The star of ars electronica was The Robotic Chair, by Raffaello D’Andrea (CA), Max Dean (CA) and Matt Donovan (CA). I must say that i was highly suspicious of it. I remember having experienced so much frustration by another piece from Dean and D’Andrea The Table: Childhood, 1984–2001.
I saw it at at the Biennale di Venezia in Italy in 2001. The robotic table selected a visitor in the room to build up a kind of non-verbal communication with him/her. It didn’t interact with everyone, just one person at a time. I spent two days at the Biennale and kept coming back in that room. The table never chose me.
The table was controlled by an algorithm, a video camera on the ceiling was tracking the chosen visitor and the table. If that person was unresponsive, The Table tried harder, following him/her or turning on its axis. I liked the way The Table was switching the roles of viewer and art piece: the attention of other visitors was focussed on one particular person, making him/her the “object” of attention. Check the artist’s website for some videos.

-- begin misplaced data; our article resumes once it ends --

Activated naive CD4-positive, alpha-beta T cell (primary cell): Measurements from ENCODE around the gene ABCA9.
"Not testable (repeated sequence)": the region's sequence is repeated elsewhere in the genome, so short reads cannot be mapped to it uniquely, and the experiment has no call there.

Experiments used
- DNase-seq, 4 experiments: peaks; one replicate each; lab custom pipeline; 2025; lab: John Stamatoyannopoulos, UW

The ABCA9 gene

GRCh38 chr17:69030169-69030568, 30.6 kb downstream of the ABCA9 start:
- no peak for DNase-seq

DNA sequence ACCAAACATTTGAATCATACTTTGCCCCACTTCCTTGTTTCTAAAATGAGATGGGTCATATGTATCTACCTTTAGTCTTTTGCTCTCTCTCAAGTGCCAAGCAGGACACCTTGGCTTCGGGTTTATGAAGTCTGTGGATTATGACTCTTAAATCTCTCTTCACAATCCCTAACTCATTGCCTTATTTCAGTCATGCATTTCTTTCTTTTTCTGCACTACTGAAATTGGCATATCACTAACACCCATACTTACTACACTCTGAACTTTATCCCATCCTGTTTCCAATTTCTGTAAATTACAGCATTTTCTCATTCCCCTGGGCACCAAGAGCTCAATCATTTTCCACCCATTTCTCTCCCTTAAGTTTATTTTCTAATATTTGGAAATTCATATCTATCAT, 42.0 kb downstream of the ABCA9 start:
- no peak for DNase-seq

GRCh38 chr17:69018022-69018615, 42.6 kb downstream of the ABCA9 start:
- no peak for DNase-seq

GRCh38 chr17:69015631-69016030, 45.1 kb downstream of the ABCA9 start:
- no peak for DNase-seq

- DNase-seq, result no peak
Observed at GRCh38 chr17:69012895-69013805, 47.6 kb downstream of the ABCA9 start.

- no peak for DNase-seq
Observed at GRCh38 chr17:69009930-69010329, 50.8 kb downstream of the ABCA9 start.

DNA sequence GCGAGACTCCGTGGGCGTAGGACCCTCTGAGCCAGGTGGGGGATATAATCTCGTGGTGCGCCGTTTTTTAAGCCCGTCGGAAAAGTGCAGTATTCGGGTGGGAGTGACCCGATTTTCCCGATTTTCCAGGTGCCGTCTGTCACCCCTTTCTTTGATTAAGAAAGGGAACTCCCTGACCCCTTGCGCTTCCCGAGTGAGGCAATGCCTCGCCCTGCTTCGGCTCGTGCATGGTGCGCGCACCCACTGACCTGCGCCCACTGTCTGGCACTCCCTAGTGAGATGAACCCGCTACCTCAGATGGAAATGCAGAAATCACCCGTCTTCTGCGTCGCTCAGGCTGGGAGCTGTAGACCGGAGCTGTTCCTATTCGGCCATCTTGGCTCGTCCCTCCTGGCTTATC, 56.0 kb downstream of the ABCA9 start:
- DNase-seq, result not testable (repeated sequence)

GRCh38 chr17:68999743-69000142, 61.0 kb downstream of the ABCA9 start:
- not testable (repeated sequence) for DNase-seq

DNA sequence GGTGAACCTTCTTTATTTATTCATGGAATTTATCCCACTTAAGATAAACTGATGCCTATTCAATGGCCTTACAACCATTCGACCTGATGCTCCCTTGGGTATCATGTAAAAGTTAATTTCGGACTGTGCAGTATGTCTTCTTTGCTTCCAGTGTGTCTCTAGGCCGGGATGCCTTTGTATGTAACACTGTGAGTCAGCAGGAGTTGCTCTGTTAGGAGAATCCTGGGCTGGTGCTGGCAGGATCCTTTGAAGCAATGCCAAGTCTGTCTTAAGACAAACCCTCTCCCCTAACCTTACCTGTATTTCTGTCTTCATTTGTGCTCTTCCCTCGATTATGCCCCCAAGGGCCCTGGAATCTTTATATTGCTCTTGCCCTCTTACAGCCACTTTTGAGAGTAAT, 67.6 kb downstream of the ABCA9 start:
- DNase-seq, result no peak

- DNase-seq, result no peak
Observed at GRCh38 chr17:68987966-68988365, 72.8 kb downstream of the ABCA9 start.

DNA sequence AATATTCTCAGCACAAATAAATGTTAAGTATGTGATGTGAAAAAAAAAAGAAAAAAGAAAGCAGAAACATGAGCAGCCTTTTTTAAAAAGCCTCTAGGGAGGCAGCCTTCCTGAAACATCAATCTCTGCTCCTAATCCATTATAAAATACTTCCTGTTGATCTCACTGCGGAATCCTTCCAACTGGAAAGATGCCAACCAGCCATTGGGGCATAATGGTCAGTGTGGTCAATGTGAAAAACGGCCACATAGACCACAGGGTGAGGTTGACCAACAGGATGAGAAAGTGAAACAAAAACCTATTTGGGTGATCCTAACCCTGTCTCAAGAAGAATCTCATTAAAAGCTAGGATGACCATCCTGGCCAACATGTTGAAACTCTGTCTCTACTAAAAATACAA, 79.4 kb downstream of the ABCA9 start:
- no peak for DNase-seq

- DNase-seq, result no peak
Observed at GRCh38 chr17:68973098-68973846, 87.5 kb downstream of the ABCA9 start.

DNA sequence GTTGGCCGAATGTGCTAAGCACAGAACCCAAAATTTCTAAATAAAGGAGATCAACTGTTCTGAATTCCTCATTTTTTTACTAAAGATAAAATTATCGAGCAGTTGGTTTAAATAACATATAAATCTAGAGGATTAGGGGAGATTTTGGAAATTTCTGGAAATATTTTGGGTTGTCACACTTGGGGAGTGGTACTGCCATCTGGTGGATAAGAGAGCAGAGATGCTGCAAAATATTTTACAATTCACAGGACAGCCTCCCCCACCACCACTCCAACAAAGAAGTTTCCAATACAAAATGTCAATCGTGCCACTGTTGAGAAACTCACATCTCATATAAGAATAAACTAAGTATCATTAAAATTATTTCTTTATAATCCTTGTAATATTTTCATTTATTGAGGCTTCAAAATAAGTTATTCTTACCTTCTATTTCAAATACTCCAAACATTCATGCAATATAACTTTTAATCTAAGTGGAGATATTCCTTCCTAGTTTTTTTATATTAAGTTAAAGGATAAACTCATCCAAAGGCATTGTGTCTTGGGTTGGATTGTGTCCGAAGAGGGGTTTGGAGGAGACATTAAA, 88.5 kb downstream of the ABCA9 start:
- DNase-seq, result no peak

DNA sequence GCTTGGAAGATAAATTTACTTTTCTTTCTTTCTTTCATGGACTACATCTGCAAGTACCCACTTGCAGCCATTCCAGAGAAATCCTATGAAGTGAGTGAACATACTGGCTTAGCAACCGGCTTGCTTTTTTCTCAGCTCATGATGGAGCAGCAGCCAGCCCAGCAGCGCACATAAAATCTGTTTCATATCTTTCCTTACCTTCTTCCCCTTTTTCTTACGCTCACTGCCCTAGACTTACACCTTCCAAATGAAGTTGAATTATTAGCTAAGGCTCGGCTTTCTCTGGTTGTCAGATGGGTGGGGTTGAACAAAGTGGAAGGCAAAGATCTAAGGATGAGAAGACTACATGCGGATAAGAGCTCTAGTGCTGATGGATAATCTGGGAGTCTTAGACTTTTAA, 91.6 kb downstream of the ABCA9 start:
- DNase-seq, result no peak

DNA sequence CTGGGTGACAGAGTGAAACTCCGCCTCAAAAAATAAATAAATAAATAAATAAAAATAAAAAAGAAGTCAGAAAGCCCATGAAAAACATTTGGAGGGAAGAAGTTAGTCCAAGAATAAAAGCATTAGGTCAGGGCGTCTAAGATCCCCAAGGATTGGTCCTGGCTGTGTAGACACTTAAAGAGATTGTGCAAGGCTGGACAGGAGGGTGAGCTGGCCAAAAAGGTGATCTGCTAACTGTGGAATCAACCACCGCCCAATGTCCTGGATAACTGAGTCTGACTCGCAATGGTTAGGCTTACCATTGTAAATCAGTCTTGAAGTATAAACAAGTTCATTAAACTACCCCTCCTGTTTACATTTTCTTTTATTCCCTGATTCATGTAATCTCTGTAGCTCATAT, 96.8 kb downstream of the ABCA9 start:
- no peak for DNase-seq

Now about the Chair. It’s actually a very plain chair when it stands firmly on its wooden legs. Then you hear a “bang” and it lays disarticulated on the floor. Very slowly (one wants to say painfully) and with the help of the camera above them, the different parts try to find each other again and re-assemble themselves. It does that several times in an hour (at least at the opening).
As JL reminds, there’s a video on you tube that has been blogged again and again but it’s a few months old and it was the “work in progress” version. Versatile Media has a video of the version shown at ars electronica.
Not my favourite piece (my heart belongs to the Table although i never got anything in return) but still very impressive.
My images on flickr.